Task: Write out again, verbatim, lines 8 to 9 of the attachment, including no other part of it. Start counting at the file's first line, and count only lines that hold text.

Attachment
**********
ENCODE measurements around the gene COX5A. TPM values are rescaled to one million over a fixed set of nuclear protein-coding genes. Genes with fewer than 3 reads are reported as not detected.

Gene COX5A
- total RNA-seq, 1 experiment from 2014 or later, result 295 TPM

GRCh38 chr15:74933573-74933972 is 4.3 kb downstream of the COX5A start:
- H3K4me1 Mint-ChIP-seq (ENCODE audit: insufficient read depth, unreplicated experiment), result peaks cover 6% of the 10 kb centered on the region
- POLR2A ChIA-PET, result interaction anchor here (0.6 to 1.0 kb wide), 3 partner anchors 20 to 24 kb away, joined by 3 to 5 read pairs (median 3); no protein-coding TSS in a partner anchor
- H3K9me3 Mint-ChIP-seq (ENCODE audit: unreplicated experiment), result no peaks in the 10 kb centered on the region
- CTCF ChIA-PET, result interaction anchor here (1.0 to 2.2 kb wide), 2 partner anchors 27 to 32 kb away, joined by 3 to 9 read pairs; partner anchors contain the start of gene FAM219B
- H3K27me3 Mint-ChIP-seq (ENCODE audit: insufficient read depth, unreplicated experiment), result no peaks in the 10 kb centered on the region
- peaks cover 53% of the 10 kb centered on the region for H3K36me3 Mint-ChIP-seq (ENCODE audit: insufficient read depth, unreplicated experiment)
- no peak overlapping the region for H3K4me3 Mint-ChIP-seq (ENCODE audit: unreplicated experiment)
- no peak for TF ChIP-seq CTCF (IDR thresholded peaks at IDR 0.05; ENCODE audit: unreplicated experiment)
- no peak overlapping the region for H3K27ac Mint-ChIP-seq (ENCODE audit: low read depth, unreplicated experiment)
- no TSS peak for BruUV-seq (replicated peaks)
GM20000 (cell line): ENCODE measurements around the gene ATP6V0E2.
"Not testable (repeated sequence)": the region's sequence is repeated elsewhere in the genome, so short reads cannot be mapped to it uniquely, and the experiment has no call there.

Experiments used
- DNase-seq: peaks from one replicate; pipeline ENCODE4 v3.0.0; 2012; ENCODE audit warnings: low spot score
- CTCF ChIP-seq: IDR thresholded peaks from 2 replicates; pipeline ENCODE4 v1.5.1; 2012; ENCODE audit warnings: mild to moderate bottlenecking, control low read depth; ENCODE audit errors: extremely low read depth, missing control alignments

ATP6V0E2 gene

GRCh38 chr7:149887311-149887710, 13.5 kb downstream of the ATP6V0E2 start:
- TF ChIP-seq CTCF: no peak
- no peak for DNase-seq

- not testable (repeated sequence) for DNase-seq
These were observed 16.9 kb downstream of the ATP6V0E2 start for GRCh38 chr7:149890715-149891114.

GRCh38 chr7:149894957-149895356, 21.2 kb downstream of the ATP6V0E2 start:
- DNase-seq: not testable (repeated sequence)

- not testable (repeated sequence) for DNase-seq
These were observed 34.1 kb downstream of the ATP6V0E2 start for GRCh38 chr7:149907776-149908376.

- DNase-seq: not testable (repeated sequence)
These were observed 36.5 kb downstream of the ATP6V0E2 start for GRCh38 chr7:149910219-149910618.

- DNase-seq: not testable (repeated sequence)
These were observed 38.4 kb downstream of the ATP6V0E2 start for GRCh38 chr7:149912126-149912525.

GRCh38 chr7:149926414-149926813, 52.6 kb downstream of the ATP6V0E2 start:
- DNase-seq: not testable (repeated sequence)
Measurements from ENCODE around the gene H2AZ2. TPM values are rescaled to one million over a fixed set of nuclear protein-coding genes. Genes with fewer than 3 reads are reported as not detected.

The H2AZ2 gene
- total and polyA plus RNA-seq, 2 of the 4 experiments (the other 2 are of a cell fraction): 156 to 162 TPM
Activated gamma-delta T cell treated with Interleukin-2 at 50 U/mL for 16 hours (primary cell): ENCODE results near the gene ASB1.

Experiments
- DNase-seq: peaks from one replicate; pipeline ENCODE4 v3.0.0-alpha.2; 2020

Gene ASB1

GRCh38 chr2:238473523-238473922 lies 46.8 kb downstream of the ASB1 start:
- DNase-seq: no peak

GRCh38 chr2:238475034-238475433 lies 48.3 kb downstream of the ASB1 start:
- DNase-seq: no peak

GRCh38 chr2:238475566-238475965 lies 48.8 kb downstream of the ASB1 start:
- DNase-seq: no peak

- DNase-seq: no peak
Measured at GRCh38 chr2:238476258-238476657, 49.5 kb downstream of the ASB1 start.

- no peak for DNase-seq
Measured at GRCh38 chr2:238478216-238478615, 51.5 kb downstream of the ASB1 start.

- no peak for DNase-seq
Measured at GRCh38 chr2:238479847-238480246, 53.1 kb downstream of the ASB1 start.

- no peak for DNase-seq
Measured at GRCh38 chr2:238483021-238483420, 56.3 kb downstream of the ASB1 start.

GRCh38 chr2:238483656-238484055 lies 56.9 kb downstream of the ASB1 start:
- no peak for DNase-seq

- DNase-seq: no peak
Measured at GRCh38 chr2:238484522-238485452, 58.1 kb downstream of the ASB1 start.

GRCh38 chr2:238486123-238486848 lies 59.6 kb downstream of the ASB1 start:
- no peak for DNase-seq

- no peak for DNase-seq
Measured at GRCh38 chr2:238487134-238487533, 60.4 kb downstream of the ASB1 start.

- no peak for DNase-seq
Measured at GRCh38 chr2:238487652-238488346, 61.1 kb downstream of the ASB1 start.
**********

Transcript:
- CTCF ChIA-PET, result interaction anchor here (1.0 to 2.2 kb wide), 2 partner anchors 27 to 32 kb away, joined by 3 to 9 read pairs; partner anchors contain the start of gene FAM219B
- H3K27me3 Mint-ChIP-seq (ENCODE audit: insufficient read depth, unreplicated experiment), result no peaks in the 10 kb centered on the region